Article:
Forming the Australian government

Find out how the Australian government is formed and who makes up the Executive with this interactive poster. Use the teaching notes and activities to support your students' learning. 

Teaching notes and activities

Curriculum links

Year 5: ACHASSK115      
Year 6: ACHASSK143      
Year 7: ACHCK048           
Year 9: ACHCK075; ACHCK103

Before you begin

Read the Government and Cabinet fact sheets to explore the role and functions of both. Then use the Federal elections fact sheet to understand how federal elections are run to select people to represent Australians in the Australian Parliament.

Getting started

These discussion starters are listed from easier to more complex. Choose the ones that work best for your class.

  1. How is the Australian Government formed?
  2. Ministers are members of parliament chosen to look after portfolios – areas of responsibility – such as education, health and defence. If you were Prime Minister, what qualities would you look for in your ministers?
  3. Who forms Cabinet? What does Cabinet do?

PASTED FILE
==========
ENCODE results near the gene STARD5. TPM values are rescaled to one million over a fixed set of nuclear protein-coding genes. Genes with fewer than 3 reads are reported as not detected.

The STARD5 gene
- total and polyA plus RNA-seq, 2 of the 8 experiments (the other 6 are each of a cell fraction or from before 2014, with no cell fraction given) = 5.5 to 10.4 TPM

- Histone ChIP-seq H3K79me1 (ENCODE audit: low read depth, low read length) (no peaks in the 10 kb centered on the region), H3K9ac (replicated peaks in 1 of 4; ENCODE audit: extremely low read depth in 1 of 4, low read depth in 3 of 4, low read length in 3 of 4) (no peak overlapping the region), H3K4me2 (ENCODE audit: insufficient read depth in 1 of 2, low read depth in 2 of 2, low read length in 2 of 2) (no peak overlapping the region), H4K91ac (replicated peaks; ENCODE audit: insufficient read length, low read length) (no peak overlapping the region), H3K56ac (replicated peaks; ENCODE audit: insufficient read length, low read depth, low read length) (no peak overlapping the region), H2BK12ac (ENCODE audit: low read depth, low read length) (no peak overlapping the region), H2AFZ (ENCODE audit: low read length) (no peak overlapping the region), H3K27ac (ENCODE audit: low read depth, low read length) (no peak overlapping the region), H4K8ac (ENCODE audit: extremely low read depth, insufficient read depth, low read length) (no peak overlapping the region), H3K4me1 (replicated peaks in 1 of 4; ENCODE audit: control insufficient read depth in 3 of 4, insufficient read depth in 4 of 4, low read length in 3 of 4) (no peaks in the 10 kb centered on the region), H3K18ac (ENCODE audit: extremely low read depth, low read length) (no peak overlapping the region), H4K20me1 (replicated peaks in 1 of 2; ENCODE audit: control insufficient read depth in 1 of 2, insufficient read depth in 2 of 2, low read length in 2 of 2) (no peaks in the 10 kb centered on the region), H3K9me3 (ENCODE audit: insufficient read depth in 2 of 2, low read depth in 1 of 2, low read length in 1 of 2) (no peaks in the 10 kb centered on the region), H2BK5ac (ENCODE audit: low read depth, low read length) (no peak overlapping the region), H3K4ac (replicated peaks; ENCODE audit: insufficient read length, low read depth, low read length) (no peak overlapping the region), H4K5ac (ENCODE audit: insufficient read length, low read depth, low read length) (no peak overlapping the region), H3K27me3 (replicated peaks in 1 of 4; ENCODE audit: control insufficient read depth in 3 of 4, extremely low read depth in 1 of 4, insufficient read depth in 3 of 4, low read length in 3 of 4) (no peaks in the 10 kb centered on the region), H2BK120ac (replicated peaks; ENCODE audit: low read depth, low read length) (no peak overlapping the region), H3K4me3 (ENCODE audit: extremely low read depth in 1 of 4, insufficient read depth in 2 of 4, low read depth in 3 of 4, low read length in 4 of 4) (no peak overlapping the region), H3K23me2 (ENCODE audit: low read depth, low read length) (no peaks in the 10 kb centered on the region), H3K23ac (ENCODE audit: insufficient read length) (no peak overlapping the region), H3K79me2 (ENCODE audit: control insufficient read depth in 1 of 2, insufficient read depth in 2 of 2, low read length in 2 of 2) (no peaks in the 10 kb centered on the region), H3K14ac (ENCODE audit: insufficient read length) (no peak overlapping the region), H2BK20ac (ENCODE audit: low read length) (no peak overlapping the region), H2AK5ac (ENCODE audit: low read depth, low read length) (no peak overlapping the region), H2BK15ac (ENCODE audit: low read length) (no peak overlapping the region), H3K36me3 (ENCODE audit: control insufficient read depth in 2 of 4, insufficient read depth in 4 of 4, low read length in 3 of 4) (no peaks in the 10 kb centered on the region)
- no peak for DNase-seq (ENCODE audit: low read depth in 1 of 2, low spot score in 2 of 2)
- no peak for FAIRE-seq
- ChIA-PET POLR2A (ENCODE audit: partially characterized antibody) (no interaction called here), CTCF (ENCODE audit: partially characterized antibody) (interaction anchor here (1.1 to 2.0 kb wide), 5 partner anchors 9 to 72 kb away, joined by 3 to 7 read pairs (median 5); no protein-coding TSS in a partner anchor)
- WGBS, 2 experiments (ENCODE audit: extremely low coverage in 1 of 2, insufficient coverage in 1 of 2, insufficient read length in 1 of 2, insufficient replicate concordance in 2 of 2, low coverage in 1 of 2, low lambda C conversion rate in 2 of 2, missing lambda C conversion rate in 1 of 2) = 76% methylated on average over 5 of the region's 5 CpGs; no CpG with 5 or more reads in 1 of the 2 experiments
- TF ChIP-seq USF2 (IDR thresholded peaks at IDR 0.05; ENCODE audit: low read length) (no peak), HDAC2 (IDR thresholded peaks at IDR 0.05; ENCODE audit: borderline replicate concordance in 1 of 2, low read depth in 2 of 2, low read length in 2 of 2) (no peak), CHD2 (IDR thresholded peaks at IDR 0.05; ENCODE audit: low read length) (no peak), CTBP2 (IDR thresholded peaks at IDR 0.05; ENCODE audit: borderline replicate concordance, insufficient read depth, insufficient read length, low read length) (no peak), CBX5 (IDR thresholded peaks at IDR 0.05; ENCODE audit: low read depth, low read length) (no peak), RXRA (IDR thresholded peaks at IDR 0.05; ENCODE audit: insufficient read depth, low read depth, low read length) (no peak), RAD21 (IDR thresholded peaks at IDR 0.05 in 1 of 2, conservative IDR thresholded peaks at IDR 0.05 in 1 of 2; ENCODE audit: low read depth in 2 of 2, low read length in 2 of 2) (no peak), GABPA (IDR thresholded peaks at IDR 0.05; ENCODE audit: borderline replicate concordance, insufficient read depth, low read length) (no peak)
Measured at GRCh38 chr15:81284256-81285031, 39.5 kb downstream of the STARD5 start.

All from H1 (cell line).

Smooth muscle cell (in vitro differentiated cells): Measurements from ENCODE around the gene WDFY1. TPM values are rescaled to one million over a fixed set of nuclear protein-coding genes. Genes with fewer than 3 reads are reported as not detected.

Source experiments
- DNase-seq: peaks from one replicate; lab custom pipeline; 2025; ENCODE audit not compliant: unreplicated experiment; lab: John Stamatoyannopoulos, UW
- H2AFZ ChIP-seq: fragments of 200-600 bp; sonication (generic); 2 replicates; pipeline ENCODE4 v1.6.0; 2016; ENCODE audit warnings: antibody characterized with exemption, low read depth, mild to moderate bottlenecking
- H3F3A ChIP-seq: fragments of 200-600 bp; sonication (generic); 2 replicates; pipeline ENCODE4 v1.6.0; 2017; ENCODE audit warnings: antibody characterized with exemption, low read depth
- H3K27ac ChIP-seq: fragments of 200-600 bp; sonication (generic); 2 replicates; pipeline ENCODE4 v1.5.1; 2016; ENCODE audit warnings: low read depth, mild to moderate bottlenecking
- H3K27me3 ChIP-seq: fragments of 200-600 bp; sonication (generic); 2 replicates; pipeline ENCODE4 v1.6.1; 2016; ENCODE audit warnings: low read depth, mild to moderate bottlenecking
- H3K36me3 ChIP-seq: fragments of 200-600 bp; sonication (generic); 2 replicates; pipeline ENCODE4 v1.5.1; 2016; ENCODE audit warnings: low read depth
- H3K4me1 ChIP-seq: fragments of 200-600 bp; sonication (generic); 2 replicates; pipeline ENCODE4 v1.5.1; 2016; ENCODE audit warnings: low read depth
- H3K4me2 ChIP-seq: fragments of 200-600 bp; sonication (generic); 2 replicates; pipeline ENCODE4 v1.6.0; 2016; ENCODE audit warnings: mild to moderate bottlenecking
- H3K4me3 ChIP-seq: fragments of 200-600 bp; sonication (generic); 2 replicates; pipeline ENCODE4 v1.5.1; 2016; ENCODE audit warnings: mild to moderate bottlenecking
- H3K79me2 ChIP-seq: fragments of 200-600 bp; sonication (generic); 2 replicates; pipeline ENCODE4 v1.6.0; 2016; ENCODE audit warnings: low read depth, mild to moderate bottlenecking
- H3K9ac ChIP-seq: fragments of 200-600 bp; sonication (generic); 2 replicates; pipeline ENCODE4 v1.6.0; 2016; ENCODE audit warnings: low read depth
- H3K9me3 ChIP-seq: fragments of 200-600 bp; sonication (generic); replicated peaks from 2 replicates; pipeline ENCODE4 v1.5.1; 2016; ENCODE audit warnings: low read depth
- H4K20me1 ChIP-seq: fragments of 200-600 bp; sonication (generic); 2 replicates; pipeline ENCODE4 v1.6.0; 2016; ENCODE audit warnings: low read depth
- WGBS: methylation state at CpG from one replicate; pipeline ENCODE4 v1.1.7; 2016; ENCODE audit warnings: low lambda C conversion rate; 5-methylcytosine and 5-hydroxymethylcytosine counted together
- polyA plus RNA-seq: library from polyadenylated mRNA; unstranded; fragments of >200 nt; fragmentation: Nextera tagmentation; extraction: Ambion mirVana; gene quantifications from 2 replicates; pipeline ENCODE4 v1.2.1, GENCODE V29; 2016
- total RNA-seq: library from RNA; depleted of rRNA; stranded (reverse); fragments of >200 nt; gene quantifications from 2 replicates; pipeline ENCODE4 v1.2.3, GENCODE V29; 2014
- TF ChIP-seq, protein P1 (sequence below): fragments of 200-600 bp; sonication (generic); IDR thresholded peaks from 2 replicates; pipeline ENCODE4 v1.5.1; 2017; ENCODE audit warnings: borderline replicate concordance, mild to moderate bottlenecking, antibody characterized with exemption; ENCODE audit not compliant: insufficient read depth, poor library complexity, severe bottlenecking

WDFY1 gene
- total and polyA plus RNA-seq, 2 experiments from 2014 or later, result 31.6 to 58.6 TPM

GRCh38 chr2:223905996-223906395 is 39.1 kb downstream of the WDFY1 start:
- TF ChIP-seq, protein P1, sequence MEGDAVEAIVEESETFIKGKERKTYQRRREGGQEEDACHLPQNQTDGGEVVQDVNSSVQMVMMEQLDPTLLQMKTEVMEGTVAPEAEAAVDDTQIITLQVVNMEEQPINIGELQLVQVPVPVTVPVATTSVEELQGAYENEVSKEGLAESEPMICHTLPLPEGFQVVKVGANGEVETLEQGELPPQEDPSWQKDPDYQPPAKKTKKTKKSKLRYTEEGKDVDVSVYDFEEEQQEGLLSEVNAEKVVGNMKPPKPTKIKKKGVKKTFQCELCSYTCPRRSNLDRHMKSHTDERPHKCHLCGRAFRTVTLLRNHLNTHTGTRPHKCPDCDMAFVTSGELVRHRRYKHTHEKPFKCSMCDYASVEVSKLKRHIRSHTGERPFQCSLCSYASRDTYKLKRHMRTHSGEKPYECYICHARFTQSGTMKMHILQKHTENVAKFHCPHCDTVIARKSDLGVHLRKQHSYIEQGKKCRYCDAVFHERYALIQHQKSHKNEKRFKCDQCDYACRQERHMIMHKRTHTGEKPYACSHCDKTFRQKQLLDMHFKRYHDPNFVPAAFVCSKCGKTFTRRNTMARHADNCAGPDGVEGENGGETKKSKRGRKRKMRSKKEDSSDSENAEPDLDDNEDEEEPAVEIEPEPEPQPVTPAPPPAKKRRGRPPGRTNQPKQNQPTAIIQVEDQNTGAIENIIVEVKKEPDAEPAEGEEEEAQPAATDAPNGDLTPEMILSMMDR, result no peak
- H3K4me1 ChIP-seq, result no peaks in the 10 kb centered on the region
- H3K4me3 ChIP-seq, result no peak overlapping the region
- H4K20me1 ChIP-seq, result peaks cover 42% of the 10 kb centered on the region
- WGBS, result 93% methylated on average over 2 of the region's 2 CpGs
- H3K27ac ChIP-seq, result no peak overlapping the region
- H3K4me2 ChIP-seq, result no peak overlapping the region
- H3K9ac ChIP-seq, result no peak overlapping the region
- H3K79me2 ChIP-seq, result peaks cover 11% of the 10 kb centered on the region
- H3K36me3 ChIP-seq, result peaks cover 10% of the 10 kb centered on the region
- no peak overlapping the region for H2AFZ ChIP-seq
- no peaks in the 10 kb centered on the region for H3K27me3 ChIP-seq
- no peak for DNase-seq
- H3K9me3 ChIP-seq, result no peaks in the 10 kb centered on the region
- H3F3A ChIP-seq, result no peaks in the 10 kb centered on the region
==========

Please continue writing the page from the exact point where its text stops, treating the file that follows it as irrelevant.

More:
4. Cabinet is the top-level decision-making group within the Australian Government. ‘Cabinet solidarity’ means that all Cabinet ministers are expected to publicly support the decisions they make as a group. Why do you think this tradition is followed?
  5. Unlike the work of Parliament, which is watched by the media and the public, Cabinet meetings are strictly confidential. How might meeting in private help the Cabinet stay united in public? In your opinion, should the public and/or the media be able to witness the work of Cabinet? Why/why not?


Australian government research activity

Organise the class into small groups of at least 5 members. Using the following fact sheets, each group member researches the roles and responsibilities of one of the following:

Challenge each student to come up with 5 dot points to summarise their fact sheet. Then, ask each group to work together on a poster that illustrates – in a clear and accessible way – the structure of the Australian Government, including each of the people and groups they have researched.


After looking at the interactive poster and completing some of the activities, discuss this question swith your class:

  • Sometimes after a federal election, a majority government is not formed because the largest team doesn’t have more than half of the seats in the House of Representatives. When this happens, negotiations take place until one team can show they have the support of the majority of members. If you had to lead the negotiations, who would you look to for help? How would you convince them to give you their support?